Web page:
Wednesday, 28 January 2015

Prince Of Darkness (1987)

A bunch of scientists come together in an abandoned church to investigate a mysterious object that seems to be defying the laws of physics. As the behaviour of the object gets stranger it becomes clear that there may be some higher power (or, more appropriately, lower power) at work.

Arguably the beginning of the end of writer-director John Carpenter's peak period (although he would follow it up with the fantastic They Live, and direct In The Mouth Of Madness before the REAL downward slide began), Prince Of Darkness is a messy film, yet it's also full of great individual moments that retain the power to scare the pants off viewers.

The script also has a number of brilliant ideas, including the clash of science and religion, methods of communication used by those with advanced knowledge, and the behaviour of tormented souls. It's just a shame that a lot of the actual dialogue stinks, with a number of uninteresting characters either trying to over-explain things or just forced to speak in a way that's supposedly reflecting their personality as they deal with the building horror.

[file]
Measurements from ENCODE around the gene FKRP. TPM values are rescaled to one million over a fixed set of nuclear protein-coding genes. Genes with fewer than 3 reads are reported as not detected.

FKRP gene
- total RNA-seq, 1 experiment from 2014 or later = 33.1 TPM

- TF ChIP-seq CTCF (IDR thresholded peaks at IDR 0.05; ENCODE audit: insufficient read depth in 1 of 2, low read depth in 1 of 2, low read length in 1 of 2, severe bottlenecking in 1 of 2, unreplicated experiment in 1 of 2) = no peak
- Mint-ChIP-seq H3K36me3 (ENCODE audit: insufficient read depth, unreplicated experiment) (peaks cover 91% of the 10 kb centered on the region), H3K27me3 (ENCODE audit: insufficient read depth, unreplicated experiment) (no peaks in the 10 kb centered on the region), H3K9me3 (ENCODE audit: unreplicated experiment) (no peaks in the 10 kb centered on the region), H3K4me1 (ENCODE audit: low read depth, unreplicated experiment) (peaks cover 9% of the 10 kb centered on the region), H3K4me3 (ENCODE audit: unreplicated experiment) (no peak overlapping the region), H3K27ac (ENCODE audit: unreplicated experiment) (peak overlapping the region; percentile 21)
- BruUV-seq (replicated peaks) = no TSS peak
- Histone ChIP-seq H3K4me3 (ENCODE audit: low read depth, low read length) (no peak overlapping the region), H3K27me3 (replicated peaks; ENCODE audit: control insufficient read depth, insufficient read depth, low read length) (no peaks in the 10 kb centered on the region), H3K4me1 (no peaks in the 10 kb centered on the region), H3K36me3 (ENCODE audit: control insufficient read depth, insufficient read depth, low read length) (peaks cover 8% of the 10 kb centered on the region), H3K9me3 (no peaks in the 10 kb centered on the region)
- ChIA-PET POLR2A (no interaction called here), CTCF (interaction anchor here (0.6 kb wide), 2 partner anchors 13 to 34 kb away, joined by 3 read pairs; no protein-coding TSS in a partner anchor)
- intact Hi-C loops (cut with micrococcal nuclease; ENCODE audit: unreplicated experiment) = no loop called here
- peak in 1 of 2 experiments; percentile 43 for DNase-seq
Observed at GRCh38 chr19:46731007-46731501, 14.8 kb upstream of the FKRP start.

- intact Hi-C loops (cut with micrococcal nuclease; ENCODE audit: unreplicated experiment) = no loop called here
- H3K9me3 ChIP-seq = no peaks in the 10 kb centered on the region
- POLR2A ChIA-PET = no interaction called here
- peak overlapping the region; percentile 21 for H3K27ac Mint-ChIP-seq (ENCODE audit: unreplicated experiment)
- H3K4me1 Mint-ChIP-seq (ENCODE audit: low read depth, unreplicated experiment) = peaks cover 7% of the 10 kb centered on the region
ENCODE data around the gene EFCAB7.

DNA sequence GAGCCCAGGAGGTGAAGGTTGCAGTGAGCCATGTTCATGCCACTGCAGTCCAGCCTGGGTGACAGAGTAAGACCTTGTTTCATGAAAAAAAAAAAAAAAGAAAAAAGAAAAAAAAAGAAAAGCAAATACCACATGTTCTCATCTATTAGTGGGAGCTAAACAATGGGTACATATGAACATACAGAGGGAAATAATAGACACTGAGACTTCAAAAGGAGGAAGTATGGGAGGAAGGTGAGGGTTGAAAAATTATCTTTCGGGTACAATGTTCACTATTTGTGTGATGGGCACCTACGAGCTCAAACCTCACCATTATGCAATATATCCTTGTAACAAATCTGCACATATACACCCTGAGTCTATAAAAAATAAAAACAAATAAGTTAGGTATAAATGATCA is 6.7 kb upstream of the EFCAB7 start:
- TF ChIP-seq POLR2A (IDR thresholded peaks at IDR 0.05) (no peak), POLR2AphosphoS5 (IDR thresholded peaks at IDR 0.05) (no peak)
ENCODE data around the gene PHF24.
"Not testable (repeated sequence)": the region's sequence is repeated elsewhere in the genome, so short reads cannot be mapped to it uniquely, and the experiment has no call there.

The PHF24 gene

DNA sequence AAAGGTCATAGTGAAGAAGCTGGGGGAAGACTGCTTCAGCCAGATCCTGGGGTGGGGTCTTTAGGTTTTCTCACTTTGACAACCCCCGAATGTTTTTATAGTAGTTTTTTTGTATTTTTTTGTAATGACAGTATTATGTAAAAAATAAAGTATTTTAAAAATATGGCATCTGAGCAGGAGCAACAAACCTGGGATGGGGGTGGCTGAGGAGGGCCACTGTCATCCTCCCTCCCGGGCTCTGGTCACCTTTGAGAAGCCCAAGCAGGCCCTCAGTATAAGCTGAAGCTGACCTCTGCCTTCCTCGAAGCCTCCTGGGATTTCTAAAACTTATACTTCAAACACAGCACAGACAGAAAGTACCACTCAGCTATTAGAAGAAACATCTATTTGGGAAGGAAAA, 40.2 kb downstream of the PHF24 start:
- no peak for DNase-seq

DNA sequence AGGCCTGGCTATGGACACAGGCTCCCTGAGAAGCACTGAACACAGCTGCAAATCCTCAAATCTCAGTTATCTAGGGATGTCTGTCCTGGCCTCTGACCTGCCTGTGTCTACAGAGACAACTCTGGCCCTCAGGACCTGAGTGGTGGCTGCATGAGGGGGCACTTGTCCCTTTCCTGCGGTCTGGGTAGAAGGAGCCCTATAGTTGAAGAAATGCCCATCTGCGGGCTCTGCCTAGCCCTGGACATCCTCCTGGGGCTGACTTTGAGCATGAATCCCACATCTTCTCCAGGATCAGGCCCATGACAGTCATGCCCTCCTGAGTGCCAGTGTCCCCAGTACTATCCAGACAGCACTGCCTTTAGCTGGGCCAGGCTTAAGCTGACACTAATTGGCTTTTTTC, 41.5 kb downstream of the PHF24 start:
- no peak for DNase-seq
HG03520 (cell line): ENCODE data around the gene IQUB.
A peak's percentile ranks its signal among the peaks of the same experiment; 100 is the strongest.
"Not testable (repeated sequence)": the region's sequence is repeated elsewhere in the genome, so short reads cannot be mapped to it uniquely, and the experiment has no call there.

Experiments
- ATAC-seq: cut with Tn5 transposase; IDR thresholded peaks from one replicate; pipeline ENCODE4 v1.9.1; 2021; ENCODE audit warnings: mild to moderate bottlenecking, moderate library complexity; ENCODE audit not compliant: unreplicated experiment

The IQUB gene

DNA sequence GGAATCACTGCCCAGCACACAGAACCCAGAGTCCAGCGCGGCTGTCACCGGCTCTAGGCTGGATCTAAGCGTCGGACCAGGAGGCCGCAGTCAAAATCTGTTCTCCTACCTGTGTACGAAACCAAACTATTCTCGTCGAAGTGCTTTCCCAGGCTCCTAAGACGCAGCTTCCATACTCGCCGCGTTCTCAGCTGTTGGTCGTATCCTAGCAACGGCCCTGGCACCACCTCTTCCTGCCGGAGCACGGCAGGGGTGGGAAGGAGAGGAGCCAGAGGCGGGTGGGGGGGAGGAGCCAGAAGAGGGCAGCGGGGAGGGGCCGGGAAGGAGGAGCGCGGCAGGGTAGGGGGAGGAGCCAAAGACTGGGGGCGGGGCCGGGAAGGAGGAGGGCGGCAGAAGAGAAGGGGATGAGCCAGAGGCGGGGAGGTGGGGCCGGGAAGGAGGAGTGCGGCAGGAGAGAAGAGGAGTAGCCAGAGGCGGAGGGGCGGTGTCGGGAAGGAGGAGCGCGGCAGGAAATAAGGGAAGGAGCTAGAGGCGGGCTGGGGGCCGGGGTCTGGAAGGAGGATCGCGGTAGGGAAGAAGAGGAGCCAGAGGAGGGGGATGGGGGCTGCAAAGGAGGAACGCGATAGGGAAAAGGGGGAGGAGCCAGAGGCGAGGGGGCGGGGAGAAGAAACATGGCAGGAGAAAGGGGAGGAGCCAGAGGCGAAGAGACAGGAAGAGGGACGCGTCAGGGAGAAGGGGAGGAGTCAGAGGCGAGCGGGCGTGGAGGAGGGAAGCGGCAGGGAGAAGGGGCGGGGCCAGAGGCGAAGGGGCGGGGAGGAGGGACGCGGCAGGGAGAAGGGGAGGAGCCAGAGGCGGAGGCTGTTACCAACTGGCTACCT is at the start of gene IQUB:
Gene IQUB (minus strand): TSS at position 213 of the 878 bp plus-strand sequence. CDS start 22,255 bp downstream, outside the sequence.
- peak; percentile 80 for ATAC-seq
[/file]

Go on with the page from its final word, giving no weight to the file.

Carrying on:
But scripts are often the weakest part of a horror movie. It's not the worst crime. Prince Of Darkness could have overcome the poor script if the casting had been better. Sadly, it's the worst aspect of the film. Donald Pleasence and Victor Wong are the best of the bunch, although the former is sadly resigned to acting as nothing more than Doc Loomis in a dog collar. Jameson Parker and Lisa Blount are the central couple that viewers are invited to root for, I guess, and both pale in comparison to previous stars used by Carpenter. Parker, in particular, just feels like a second-rate Tom Atkins, which may make you wish that the real Tom Atkins had landed the role (I know I did). Dennis Dun is a fun presence, until his constant wise-cracking starts to grate during the more intense moments in the third act, and few others stand out, with the exception of Susan Blanchard, doing her best in every scene that she's in, and Jessie Lawrence Ferguson plays one of the creepiest characters to appear in any John Carpenter movie ever. And that's saying something. There's also a decent little role for Alice Cooper, as the mute leader of some strange homeless people who start to congregate around the church.

So we have a poor cast, overall, stuck with poor dialogue. Thankfully, that's not enough to spoil the film completely. Carpenter focuses on atmosphere and moments of real tension, all underlined by another fantastic score from the man, and he still manages to do enough good work to make this a small film that hints at a terrifying bigger picture.

It's not exactly top-tier Carpenter then, to sum it up, but it's also far from his worst.


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